June 20, 2021 AsktheBuilder Newsletter
Welcome, especially if this is your first issue. I love saying "Hello!" to you and every other new subscriber right up top here.
That said, you may be a very seasoned subscriber. Do you happen to recall the video I did that shows you how easy it is to drill a hole in just about any steel item you may have around your home?
Keep in mind that if you're drilling thin metal, clamp it down and wear thick leather gloves. CLICK or TAP HERE to see how easy it is to drill holes in solid steel.
FREE BIDS - Local Contractors
CLICK or TAP HERE to get FREE BIDS for any job inside or outside your home. You’ll get calls within an hour.
Where Are the Fans?
Lewis Greene emailed me asking, "Why do you rarely, if ever, see whole-house fans in new houses?" Here's one:
How would you answer Lewis?
Here's mine. Whole-house fans were just part of the technology and comfort step ladder. They were very popular after the great WW II and could be found in the attic of many houses. As time progresses, new technology and products trump older ones. That's happened to whole-house fans.
In the 1960s, central air conditioning started to become affordable to the masses. I distinctly remember the outdoor compressor unit being installed in my childhood home.
Prior to that, sleeping on sweltering summer nights in our brick-oven of a house, was almost torture. After the AC was installed, I thought I had died and went to Heaven.
Once people started to see how wonderful it was to have a central air conditioner lower both the dew point and the temperature in a home, they were all in like a game of Texas Holdem'.
Whole house fans work great in climates like New Hampshire and other parts of the world where you have dew points in the mid 50-F range. But if you're in New Orleans, Houston, Orlando, or steamy Miami, you'll kick that whole-house fan to the curb faster than you can say "Alexa, turn down the temperature."
Attention Architects & Draftsmen/women
I know I've mentioned several times that I draw plumbing isometric drawings for anyone that needs to secure a plumbing permit.
When I start to draw, the first thing I do is look at the plan and imagine I'm the plumber. I need to see how I'm going to get the pipes to all the rooms they need to be in.
Multi-story houses pose problems and I'm seeing a disturbing lack of foresight on the part of the person who's creating the floor plans. These people are not looking out for the plumber, much less the HVAC installer who has bigger ducts, nor are they thinking about how in the world you're going to get a 3 or 4-inch pipe across a ceiling and down a nearby wall.
Keep in mind it's always best if you can keep vertical plumbing stacks inside interior walls. Putting one in an exterior wall would always be my last choice for a host of reasons.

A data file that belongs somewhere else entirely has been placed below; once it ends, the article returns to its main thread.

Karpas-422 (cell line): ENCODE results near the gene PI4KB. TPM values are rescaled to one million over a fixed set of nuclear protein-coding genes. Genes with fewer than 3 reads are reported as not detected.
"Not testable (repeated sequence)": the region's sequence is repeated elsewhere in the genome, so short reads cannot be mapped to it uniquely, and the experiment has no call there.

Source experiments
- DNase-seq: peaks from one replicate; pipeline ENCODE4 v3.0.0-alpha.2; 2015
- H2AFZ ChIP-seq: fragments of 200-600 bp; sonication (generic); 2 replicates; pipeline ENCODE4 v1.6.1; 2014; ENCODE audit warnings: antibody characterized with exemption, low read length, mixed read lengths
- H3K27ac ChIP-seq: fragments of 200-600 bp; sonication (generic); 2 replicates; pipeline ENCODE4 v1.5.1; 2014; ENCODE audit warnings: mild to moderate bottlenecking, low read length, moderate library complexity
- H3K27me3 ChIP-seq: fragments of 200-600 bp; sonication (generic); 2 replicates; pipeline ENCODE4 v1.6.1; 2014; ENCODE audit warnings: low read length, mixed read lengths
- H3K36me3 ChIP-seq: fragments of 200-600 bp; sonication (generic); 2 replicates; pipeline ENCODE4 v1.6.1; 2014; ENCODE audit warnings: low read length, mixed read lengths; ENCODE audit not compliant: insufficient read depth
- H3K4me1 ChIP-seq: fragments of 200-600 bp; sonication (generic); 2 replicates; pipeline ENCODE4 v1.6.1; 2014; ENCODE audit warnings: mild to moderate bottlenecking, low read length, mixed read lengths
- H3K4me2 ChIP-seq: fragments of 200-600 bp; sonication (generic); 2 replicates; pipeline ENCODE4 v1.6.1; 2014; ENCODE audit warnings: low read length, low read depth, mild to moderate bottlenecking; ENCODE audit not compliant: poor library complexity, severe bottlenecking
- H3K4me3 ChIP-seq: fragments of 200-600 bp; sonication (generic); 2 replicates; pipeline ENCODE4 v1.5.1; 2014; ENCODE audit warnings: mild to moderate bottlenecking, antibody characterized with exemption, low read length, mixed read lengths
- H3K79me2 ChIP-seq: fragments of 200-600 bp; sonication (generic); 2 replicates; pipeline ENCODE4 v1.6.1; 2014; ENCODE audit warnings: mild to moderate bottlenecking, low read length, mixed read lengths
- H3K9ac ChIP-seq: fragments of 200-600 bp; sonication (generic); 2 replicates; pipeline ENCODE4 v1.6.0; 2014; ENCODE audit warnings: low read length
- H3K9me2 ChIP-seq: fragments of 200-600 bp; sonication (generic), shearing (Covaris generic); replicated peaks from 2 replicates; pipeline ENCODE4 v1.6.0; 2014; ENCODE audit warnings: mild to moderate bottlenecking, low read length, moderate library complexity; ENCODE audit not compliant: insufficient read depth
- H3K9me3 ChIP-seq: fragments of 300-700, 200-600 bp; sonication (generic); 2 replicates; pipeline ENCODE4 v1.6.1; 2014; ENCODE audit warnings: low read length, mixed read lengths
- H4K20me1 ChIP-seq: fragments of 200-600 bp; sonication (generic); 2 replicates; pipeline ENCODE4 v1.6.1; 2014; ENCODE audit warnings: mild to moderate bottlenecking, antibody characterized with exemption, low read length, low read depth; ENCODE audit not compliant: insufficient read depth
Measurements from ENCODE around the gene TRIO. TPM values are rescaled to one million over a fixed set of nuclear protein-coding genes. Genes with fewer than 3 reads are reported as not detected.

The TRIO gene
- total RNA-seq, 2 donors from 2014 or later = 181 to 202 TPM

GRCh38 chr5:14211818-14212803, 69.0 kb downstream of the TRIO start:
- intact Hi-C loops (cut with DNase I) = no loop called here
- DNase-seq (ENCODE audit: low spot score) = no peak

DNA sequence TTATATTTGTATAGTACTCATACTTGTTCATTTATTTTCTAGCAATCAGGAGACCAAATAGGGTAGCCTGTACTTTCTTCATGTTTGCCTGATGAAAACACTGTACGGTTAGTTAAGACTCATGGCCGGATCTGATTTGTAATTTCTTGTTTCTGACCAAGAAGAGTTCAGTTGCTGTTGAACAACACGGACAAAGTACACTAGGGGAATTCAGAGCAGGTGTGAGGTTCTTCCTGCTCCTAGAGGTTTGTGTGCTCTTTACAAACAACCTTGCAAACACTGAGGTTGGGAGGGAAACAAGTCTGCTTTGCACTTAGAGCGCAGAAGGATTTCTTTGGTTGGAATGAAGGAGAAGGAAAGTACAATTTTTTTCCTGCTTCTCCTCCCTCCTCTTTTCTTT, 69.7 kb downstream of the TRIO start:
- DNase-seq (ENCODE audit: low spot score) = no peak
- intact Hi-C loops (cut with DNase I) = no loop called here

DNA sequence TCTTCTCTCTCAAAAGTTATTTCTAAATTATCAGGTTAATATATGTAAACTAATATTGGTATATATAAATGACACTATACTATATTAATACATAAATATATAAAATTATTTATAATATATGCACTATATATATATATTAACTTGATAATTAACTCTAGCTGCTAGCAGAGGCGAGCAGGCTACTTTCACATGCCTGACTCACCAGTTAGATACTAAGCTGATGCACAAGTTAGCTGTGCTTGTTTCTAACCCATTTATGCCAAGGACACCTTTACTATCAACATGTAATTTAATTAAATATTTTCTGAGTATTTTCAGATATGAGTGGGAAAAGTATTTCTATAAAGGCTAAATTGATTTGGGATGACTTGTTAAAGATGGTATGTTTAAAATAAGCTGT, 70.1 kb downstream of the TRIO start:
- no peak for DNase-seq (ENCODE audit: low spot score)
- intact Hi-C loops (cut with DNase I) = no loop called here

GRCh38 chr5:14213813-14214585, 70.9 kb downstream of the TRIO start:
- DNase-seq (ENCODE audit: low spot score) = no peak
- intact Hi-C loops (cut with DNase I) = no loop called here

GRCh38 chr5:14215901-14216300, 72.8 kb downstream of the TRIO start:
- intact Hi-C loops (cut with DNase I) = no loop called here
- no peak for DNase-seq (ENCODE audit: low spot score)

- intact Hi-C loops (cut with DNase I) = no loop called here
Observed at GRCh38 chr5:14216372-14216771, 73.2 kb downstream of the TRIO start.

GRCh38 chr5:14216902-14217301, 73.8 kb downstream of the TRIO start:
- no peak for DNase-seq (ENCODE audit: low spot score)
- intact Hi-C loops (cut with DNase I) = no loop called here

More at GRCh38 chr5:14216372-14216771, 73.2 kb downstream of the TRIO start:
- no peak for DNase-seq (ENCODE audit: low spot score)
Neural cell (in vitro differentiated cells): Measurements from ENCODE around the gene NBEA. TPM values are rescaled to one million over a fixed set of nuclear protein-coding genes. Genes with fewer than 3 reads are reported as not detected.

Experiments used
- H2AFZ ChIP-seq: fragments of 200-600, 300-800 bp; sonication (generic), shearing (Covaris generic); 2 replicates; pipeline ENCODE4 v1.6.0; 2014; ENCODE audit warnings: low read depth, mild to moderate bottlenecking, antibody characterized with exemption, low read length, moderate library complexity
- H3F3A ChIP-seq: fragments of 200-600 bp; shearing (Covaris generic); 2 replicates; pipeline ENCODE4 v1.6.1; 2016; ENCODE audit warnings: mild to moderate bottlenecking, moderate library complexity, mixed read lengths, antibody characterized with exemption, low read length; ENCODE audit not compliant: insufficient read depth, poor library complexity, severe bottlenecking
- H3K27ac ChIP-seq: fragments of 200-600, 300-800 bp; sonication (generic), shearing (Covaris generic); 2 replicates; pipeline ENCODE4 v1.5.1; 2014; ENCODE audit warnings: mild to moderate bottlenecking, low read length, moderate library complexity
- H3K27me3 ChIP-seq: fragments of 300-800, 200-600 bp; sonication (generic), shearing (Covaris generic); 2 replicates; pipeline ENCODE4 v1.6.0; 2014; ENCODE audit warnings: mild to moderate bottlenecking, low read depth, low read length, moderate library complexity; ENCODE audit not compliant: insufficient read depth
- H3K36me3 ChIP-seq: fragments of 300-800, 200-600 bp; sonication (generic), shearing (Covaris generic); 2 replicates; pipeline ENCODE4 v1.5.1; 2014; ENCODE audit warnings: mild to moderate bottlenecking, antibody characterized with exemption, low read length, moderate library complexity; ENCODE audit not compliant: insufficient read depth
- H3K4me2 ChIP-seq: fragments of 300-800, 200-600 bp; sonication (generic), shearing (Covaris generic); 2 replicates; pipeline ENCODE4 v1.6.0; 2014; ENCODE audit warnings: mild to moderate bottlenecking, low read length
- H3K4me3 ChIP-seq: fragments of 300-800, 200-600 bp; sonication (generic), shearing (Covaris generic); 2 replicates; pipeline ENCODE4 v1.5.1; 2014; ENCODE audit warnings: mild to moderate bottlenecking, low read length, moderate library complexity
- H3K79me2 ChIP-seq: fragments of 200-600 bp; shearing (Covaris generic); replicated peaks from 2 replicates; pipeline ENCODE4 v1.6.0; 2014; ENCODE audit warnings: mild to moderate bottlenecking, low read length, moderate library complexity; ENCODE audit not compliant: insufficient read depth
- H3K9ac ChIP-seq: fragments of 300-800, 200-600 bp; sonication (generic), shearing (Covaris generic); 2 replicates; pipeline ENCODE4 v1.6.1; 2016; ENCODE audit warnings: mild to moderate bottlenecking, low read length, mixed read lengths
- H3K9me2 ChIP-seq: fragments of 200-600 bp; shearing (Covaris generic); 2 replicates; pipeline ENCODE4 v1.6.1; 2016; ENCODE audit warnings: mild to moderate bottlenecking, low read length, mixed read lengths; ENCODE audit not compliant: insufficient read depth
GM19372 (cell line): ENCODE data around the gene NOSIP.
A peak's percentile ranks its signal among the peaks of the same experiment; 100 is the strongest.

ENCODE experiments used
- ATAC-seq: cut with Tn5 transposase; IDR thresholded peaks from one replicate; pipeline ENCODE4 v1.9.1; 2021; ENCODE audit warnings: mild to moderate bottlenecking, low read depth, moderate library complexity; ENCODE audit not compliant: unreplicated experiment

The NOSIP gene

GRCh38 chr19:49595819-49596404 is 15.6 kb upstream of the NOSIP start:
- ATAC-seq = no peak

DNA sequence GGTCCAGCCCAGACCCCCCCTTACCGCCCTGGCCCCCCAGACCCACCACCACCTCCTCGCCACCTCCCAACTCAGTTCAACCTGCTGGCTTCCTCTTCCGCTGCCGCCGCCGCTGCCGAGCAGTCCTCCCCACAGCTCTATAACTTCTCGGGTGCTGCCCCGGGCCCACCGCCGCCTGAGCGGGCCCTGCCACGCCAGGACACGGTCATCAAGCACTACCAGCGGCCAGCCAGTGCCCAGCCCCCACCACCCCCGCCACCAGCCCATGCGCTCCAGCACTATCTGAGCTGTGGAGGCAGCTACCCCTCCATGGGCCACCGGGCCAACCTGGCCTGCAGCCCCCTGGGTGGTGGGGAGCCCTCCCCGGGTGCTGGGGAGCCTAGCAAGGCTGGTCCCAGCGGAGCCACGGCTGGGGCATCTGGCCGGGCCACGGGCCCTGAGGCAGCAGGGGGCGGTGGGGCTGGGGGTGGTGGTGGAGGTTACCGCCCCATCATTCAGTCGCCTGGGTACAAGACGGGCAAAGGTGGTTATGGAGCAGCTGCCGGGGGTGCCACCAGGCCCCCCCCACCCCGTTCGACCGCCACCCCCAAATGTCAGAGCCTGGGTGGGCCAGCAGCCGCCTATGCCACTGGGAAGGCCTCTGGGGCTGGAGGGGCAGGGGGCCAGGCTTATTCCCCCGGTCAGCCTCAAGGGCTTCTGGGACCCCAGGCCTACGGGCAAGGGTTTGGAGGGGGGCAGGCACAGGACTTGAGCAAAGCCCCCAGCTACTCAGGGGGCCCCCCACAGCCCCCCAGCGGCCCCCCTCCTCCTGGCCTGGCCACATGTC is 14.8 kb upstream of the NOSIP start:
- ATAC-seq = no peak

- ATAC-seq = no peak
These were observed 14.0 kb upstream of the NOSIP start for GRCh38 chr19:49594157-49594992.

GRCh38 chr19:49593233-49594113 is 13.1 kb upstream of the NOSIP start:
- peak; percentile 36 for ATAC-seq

Rarely was this an issue in old homes. I rehabbed many an old home in my youth and the architects of old understood that you need to have interior walls that are aligned with bathrooms above.
If you're getting ready to build a new home, I urge you to get your plumber and HVAC man involved early in the planning process. You'll never regret doing this.
Magic Roof Paper
Close your eyes. Oh, wait, if you do that you can't read.
Imagine a paper product made with Teflon components that reflects the sun's heat and even sucks heat out of the interior of a home.
The author of an article about this claims it's so great it can make it so you don't have to use AC in your home. Here was the headline of the article. Realize an editor may have created the headline:
New Sustainable Roofing Material Can Naturally Keep Buildings Cool Without A/C
Does this sound too good to be true? It does to me.
My tiny gray cells came up with this partial list of questions:
How does this material stand up to hail and the sun's destructive UV radiation?
What would a roof covered in paper look like? Similar to the houses covered with blue tarps after Hurricane Katrina?
What happens to the heat? Look at this photo of what my roof temperature gets to on a summer's day:
Think LONG and HARD about that last question of mine.
What is happening to the heat the paper vacuums from the inside of your home?
The point I'm trying to make is be really careful of products that make incredible claims. Don't become a lab rat. Have someone else you know install it at their home and see if it really works.
That's enough for Father's Day. I intend to do some outdoor radio today and kayak for sure. I may be tempted to ram wake-boarding boats that play their music TOO LOUD.
Do It Right, Not Over!
P.S. Answer me honestly. Do you know how to SQUARE a foundation, a wall, a patio, etc. WITHOUT using any crazy math, including algebra? I know how and share the secret HERE.